Immigration is America’s oldest tradition; and it plays a unique role in the United States. It is part of the secret sauce that makes America work. The U.S. has been shaped by the energy created when people from different cultures, regions, races and faiths come together to build better lives for themselves and their children. So many of our most successful companies were founded by immigrants – including the German immigrants who created the American motion picture industry. And two nights ago, the eighth and final speech to a joint session of Congress was given by a President, named Barack Hussein Obama, who was the son of a Kenyan exchange student.
In the United States, we do not merely ‘tolerate’ diversity in all its facets; we embrace it as a national asset. And Germany, in its commitment to provide immediate assistance to more than one million refugees this past year, and to work toward long-term integration, has proved that it is living those same values.
That is not to say, however, that life in America – or in Germany, for that matter – is easy for new immigrants, or for their new neighbors. Integration is a complex process; and sometimes we fail to live up to ideals of full inclusion and equality of opportunity. And sometimes the immigrants fail to do their part to acclimate to the values and traditions of their new land. It is true that bigotry occurs in the United States, just as it does in every corner of the globe; but this is only a small part of the story. A more accurate view of the United States can be found in everyday actions that do not make headlines. Demonstrations of tolerance and respect by government officials, faith leaders, and members of civil society are, unfortunately, often not considered newsworthy. In that respect, and equally important, is the full-throated condemnation of xenophobia and anti-Semitism from government leaders and civil society in both of our countries.
The most constructive approach to the challenge of immigration is to replicate successful models of integration. In the United States, we believe that the more we do to help immigrants to achieve their American dream, the better off we are as a country.
I believe the foundation for successful integration rests on four pillars, each of which requires commitment from both our citizens and the immigrants.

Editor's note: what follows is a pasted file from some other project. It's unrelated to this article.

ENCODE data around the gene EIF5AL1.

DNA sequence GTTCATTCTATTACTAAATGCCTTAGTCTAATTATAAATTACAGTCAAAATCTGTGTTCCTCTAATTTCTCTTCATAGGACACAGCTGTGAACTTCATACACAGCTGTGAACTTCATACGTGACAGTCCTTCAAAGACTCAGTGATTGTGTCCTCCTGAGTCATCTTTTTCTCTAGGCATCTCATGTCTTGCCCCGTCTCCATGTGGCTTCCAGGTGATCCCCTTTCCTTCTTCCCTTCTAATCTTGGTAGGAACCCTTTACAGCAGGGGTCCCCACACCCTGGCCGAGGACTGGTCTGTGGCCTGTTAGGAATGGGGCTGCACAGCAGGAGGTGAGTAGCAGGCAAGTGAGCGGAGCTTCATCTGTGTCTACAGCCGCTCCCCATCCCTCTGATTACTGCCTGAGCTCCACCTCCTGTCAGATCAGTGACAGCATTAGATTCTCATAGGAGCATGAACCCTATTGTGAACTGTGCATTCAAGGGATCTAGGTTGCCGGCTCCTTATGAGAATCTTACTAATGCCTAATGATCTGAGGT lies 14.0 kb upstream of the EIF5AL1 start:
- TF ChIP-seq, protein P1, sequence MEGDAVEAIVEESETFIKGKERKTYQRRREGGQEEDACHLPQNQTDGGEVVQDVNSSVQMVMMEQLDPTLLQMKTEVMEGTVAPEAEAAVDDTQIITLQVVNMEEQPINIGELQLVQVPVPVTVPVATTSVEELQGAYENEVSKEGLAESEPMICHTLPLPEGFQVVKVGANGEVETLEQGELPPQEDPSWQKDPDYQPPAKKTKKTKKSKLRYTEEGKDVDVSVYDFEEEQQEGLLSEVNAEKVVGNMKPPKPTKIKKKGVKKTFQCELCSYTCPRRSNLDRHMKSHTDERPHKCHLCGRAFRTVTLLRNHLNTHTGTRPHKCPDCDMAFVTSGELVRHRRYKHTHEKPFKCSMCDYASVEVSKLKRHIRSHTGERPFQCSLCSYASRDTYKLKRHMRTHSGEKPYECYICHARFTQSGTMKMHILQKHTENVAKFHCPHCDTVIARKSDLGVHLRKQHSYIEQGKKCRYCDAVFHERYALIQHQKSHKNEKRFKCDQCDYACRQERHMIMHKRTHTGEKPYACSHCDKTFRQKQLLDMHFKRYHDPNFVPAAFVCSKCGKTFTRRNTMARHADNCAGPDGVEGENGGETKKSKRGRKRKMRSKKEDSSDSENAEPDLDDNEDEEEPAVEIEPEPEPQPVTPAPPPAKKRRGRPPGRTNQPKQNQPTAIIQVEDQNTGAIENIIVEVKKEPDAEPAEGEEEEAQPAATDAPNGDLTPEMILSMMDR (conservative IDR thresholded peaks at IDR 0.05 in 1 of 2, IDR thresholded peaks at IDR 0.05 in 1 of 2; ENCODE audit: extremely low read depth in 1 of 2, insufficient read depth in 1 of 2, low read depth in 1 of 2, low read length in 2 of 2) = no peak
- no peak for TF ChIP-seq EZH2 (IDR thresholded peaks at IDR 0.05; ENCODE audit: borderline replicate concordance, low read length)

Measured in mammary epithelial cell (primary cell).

The first pillar is linguistic integration. In the U.S., access to English enables individuals to prosper both academically and economically, and engage more fully in their communities. I am impressed by the large numbers of volunteers teaching German at refugee centers here in this country; and Kimberly and I have visited several of them – donating language workbooks purchased by the Embassy.
The second pillar is economic integration. Helping immigrants to fully realize their potential – making it easier for them to find work, providing job training, and in turn increasing their willingness to work hard – is a key aspect of our economic growth.
The third pillar is the provision of a clear path to citizenship. This process requires commitment both by the government and the applicant seeking citizenship. One of the great pleasures of my life has been participating in new citizenship ceremonies – whether in Los Angeles or at our Consulate in Frankfurt.
And that brings me to the fourth pillar – the civic integration which occurs when members of a town or a city are welcomed, feel that they belong, and are secure in their rights and responsibilities. That includes, as Chancellor Merkel recently said, a respect for the laws, traditions, and values of the host country.
One of the most important factors, however, is developing the potential for individuals to connect and work together with others on a community level. Integration is not something immigrants and refugees can achieve in isolation. And it is perhaps important to consider that the challenges and opportunities of integration are met not by making ‘them’ like ‘us,’ but rather by creating a new, more inclusive sense of ‘we.’
This is – and never has been – an easy process, but remember the words of Dr. Martin Luther King, Jr. As he once said, “The ultimate measure of a man is not where he stands in moments of comfort and convenience, but where he stands at times of challenge and controversy.”
Thank you very much.